Rockcrest citizens, who led a fight to prevent the closing of the Edmonston Drive Bridge during pending Metro construction, said at a Rockville City Council meeting this week that their battle with the transit authority is not over yet.

"We got half of what we wanted and we're going to fight for the rest if at all possible," said Russ Taggart, a Rockcrest civic leader.

What the Rockville residents won was assurance from Metro that the bridge will remain open to pedestrians while it is being rebuilt. Metro still plans to close the bridge to vehicular traffic in late January.

The residents said they are concerned that closing the bridge to cars will create massive traffic jams in the neighborhood and force motorists to drive three to four extra miles to reach Rockville Pike. Rockcrest residents appealed to council members for help in convincing Metro to keep the bridge open to motorists also. Mayor William E. Hannna Jr. and council member John Tyner said, however, they see no way the bridge can be kept open to cars when subway construction begins.

Metro has told the city the cost of building a temporary bridge would be at least $500,000.

Hanna said he could not "favor an extraordinary expenditure like that for a temporary solution." Metro also has has told the council that the city will have to underwrite the $100,000 cost of a temporary footbridge because Metro funds are earmarked for other projects.

The citizens also say Metro could easily rebuild the bridge in less than the scheduled year.

"There's no reason it should take a year to build a bridge. Why should we be inconvenienced that long?" asked Rockcrest resident Joseph Scott.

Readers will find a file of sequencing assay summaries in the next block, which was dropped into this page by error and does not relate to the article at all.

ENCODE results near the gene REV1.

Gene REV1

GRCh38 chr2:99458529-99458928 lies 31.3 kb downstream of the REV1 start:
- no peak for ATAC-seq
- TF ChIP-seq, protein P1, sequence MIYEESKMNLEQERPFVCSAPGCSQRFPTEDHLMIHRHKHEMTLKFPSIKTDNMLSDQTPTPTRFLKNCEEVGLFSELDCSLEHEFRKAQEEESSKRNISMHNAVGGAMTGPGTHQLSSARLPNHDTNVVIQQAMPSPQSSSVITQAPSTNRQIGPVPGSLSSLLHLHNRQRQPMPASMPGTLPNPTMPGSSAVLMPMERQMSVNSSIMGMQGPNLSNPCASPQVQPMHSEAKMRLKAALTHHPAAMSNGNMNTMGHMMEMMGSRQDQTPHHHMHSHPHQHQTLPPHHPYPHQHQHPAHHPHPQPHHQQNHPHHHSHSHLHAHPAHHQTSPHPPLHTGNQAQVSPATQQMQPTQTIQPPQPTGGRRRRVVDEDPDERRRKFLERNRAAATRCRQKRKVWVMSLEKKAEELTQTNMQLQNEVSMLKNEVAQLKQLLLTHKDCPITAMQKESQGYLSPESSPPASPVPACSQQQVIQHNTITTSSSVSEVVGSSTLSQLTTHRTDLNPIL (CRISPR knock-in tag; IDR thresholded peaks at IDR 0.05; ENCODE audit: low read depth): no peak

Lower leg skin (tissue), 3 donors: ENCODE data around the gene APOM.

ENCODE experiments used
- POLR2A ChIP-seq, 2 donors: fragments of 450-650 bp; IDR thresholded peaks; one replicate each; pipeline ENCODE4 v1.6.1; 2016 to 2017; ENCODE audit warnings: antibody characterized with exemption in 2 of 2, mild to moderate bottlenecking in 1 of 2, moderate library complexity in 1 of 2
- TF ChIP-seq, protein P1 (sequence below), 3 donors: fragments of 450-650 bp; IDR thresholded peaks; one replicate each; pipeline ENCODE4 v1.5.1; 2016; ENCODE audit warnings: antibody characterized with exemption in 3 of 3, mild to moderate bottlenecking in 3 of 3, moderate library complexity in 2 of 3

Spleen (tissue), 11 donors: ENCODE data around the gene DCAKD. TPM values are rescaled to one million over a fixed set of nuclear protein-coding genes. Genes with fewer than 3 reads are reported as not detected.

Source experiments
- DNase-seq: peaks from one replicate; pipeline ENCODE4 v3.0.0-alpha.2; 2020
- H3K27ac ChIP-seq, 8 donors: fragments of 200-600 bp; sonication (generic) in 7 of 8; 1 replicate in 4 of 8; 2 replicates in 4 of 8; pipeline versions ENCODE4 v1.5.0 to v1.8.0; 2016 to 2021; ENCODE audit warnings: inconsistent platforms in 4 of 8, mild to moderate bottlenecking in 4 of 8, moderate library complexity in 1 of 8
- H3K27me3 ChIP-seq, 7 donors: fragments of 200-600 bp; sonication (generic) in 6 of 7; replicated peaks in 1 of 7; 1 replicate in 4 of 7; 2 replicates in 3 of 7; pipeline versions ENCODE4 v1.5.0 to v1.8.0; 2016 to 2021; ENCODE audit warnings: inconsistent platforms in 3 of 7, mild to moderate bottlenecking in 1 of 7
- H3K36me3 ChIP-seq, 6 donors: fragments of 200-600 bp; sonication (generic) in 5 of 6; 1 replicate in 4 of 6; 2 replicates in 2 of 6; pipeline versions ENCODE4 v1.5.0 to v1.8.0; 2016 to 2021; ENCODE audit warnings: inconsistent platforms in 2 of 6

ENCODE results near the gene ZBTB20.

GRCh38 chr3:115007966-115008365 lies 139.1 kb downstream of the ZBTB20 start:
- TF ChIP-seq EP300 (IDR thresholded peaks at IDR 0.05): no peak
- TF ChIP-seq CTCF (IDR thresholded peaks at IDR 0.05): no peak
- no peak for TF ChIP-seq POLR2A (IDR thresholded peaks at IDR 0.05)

Tyner suggested that citizen meet with city traffic engineers to discuss the bridge construction timetable and then meet with Metro officials.

Rockcrest citizens, who collected 921 signatures on a petition opposing the bridge closing, contend that closing the bridge would have made it impossible for pedestrians, particularly the elderly and high school students, to reach Rockville Pike.

Hanna told the citizens, "You deserve the credit for the solution. Your presence heightened the sensitivity of people in Metro." He added that he feels the citizens "have gained their major objective," but added, "if you can show them (Metro) how to build it (the bridge) in a shorter period of time, we'll be on your side."

In other action, the council advanced a step in its plan to revitalize the city's downtown business district.

The council introduced an ordiance to adopt the Town Center Urban Design Plan developed for the city by architect Arthur Cotton Moore. The plan, which the council is expected to approve next Monday, emphasizes pedestrian versus vehicular traffic in downtown. It also calls for the building of townhouses and apartments to ease the county's housing crunch. The plan is intended to protect Rockville's historic homes and buildings and to make the downtown area "a more exciting and interesting place to live and work," according to a city official.

City Planning Chief James M. Davis said the council will also adopt amendments to the zoning ordinance and planning map so the town center plan can be set in motion.

Davis said the council, in reponse to citizens' comments during council work sessions, have made minor modifications in the plan.

In other business, the council unanimously approved a plan to prohibit commuters from parking on neighborhood streets.

Violators will be fined $25, a city attorney said. The plan is to be enacted within the next few months.